While Theophrastus said that “time is the most valuable thing a man can spend”, Bertrand Russell (and later, John Lennon) also said that “the time you enjoy wasting is not wasted time”. Reflecting on the words of these two great philosophers, we can see that we often fail to prioritise well. I ask myself why I spend so much time earning a living yet so little time actually living.
Our lives seem to be spent in waiting rooms, traffic jams, on hold and in anticipation. Unless it’s your life’s goal to be kept waiting as much as possible, it means you’re constantly waiting to live your life. And to quote another great philosopher, the intractable Ferris Bueller – “Life moves pretty fast. If you don’t stop and look around once in a while, you could miss it”.
I’ve heard plenty of people say that watching TV is a waste of time. I’m not totally convinced of that. If you find yourself sitting in front of the box every evening without knowing why you’re watching something and without enjoying it – that sounds like it’s probably a waste of your time. However, if you’re watching your favourite show, perhaps laughing or crying as the plot moves along, then it seems to me that you’re enjoying your time, rather than wasting it. However, what often happens is a combination of the two things. I’m three quarters through watching a movie, which I’m really enjoying. I’m hooked by the suspense and racking my brain to guess what might happen next. I am, however, constantly being forced to wait to find out what happens next by constant commercial breaks. It wasn’t my plan to have a quiet evening in, watching adverts on TV. This is a blatant waste of my time. So, what can I do about it?
The VCR was a great liberator of telly addicts’ time. It allowed us to fast-forward through the crass sales pitches which had somehow got into our living rooms. And fast-forward still exists, although as those of you who stream TV know, the advertisers will find any way to surprise you will their sales pitch and force you to look at their products. One answer to this problem is already widely used by sports fans. The average NFL game has over an hour of commercials to waste your time selling you stuff you don’t need. I used to share an apartment with a bunch of American guys who would tune in to watch the game around three hours after it had started. None of them had a clue about the score or how the game was going and they all sat down together, cracked open some beers and watched a game which lasted three and a half hours in its original broadcast in less than an hour. By skipping through the half time show and all the commercial breaks they could actually watch three games of football in less time than it’s supposed to take to watch just one!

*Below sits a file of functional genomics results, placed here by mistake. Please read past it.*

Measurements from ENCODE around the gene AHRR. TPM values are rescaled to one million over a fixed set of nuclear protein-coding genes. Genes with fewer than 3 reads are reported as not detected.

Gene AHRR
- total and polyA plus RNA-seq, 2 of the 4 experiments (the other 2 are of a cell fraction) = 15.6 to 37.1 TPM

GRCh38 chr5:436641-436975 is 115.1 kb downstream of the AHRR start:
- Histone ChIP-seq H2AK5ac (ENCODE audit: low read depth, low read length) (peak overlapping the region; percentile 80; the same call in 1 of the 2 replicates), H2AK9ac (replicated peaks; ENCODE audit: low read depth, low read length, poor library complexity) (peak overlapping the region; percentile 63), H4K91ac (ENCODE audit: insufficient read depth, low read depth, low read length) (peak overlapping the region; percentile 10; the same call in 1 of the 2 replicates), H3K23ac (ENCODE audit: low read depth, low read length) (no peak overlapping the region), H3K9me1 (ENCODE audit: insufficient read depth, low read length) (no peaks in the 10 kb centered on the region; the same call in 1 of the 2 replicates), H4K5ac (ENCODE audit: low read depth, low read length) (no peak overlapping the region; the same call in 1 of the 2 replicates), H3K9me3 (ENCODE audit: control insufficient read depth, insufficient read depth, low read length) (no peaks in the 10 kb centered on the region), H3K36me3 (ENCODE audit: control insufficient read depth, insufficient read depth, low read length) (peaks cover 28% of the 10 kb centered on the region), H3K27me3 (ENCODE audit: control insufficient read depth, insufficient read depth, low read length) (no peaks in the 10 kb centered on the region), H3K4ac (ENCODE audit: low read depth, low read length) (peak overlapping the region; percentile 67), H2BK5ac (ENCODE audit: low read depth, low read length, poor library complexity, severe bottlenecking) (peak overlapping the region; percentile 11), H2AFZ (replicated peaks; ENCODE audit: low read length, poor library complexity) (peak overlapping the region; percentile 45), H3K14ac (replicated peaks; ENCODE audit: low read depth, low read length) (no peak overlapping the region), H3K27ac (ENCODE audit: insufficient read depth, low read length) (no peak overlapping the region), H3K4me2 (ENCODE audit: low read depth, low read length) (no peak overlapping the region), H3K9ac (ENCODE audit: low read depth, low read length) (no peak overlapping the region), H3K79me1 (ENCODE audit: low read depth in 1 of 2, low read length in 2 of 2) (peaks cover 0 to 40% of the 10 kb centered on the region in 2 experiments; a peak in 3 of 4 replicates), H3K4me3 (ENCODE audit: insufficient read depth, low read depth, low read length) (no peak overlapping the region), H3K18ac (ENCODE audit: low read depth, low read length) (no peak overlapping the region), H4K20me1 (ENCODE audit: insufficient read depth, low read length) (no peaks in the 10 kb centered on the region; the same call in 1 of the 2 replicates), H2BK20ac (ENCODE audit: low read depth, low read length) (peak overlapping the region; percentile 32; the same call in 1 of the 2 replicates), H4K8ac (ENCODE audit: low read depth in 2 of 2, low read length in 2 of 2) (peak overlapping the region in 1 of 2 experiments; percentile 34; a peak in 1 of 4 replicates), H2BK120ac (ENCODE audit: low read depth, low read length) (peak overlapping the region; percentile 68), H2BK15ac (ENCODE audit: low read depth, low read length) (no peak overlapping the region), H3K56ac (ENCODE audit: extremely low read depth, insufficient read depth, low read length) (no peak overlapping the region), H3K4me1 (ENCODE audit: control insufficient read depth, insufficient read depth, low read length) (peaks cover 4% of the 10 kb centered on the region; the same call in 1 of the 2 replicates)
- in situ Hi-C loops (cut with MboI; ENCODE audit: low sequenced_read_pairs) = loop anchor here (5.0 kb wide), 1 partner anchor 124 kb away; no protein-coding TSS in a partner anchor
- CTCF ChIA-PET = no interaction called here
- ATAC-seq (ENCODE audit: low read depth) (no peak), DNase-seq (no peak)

Another place where people find themselves wasting time is the kitchen. Now, I am aware of the joys of spending time rustling up a great meal – perhaps cooking whilst enjoying listening to your favourite music or collaborating with friends and family. I don’t want to do that every day, though. I want time to plant and tend to the vegetables that I will end up cooking. So what are the solutions? Well, contrary to what many say, a microwave – when used appropriately – is a great way of reducing cooking times. Obviously there are times when a microwave won’t do the job and so you could use a pressure cooker. A friend of mine cooked the most incredible ribs in just under thirty minutes in the pressure cooker and they came out just as if they’d been in the slow cooker all day. The meat just was so juicy and tender, and just slid easily off the bone. After that experience I went straight home and found myself a pressure cooker at the Pressure Cookers Portal.
There are so many other ways in which we waste time. A lot of them involve our kids. Lao Tzu said “Give a man a fish and you feed him for a day. Teach a man to fish and you feed him for life.” The same principle can be applied to our kids – instead of giving them everything they want, whenever they want it – from peeling fruit to cleaning their football boots, just invest an hour here and there to teach them these skills. Not only does it save you time, but you are improving the bonds with your child and, most importantly, preparing them to be able to take care of themselves. Kids love learning pretty much anything, so if you whether you could use a hand in the garden, in the kitchen or in the garage, get them involved and let everyone reap the rewards.